Retirement; like your parents, but way cooler
In 1991 Billy and Akaisha Kaderli retired at the age
of 38. Now, into their 4th decade of this
financially independent lifestyle, they invite you
to take advantage of their wisdom and experience.
Understand the Stock Market
Billy and Akaisha Kaderli
Billy at his favorite place in the
world -- the beach!!
ďI donít understand the stock market.Ē
Over the years, I have heard this statement from people of all ages. Iím
unclear as to whether itís an excuse not to invest in equity markets or as a
reason. Yet, these same people may have a pension, a 401K, or a life or home
insurance policy -- all of which are
invested in stocks. And they
probably just don't realize that fact.
Let me try to explain this concept further.
The stock market is exactly that, a market of stocks. Just as when you shop
at a fruit market, the prices of apples, oranges, grapes, and other goods
change daily. Stocks or equities - which represent ownership in a company -
reflect the value of that particular business at any point in time.
It is true that stock prices fluctuate, which is a concern for some people.
Others look at those price adjustments as opportunities. If oranges are on
sale this week, it makes perfect sense to buy more. However, when stock
prices decline, fear can grip some investors because they are not prepared
for a paper loss.
The relationship of risk to reward and safe to guaranteed
The risk of price fluctuations in stocks offers better returns over longer
periods of time. However, if the risk of a drop in prices is enough for you to lose sleep, then perhaps you are
not suited for stock market investing.
Maybe instead, you need to place your
money in something safer and more guaranteed such as CDís, individual bonds, or money market funds. But with these
investments there is the risk of inflation eating away at your returns. This is
the hidden risk factor.
guaranteed are related as well as uncertainty and reward. Knowing your
personal risk tolerance is an individual decision and it doesnít need to be
all or nothing.
Most people have a mixture of safe, certain investments along with their
higher returning stocks.
There are risks all throughout life, and it is best to learn how to manage them.
We have been retired - or financially independent - since 1991. Throughout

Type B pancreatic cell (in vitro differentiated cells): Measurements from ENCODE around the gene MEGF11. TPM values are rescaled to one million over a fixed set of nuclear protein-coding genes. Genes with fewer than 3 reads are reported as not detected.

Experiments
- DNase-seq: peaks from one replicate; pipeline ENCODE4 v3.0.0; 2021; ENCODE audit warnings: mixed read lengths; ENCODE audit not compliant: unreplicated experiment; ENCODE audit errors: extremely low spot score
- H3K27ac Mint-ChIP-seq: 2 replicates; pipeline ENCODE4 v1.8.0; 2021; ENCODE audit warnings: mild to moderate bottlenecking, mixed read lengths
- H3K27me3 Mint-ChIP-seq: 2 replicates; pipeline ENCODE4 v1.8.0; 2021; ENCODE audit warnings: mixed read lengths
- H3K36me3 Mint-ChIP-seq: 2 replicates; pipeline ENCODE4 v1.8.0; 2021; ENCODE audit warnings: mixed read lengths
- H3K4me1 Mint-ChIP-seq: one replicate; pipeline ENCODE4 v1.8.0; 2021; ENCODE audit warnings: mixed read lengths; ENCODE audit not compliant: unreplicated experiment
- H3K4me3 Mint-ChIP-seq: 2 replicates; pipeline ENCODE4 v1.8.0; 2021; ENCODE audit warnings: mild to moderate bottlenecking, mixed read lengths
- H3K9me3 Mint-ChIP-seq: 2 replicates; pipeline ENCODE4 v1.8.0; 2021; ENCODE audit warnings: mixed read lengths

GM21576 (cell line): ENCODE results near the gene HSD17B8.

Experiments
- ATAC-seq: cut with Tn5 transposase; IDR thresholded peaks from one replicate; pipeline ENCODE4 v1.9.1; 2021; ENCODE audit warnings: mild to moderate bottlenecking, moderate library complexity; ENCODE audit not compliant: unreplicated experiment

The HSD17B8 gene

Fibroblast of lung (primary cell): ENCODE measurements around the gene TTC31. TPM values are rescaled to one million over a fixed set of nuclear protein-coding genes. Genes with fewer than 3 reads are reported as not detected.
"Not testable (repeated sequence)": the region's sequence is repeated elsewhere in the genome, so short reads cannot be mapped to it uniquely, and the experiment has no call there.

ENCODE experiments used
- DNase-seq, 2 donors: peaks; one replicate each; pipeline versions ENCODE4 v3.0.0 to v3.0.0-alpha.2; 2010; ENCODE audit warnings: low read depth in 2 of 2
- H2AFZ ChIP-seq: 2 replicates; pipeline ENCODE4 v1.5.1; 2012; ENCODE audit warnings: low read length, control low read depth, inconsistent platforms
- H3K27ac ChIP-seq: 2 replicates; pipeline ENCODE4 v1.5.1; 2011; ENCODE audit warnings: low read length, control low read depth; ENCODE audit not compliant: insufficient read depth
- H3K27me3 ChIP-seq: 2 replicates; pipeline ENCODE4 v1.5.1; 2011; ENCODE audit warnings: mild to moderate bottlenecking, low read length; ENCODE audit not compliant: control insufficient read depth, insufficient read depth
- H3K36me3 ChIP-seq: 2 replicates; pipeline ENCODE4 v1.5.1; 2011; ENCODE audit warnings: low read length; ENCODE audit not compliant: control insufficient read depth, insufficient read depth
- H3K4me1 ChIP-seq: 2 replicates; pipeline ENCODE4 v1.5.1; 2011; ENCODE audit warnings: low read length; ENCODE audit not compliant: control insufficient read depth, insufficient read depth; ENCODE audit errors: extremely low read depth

these three decades,
over 10,000 days,
the S&P 500 Index has grown 10% per year on an annual basis. This does not mean we make 10%
each year as there have been some down times. However, the up years have
more than covered any unproductive ones.
S&P 500 Index 1991 - 2020
Spread the risk
Instead of picking individual stocks that contain more risk, we prefer to
buy a basket of goods, or more precisely the entire market. We like using
VTI (Vanguard Total Market) - which is an exchange traded fund (ETF) - or we
the S&P 500 Index ETF. This allows us to purchase and sell in real time,
versus being forced to take the end-of-the-day price. This gives us more
control of which price we choose to buy and sell.
Back to my example of the fruit market, instead of buying apples or oranges,
we prefer to invest in the entire store. This way if one fruit or another
goes down, we have other goods making up for those losses.
Over time this has been a proven approach for us.
S&P 500 Index 1920 - 2020
There are going to be corrections, or periods of declining prices, as that
is the nature of any
market. From 3-5% is considered to be noise, 7-10% is a
correction to re-price assets, 20% or more is a bear market and it will be
If you can hold on through these actions and add to positions if
possible, over time you should be rewarded. There are
no guarantees in life
or in investing, but based on over 100 years of stock market history and the
resiliency of the US economy,
I would not
bet against it.
this to your advantage.
What's Your Number? - How much money do you need to retire?
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About the Authors
Early Lifestyle appeals to a different
kind of person Ė the person who prizes their
independence, values their time, and who doesnít
want to mindlessly follow the crowd.
Retire Early Lifestyle Blog
About Billy & Akaisha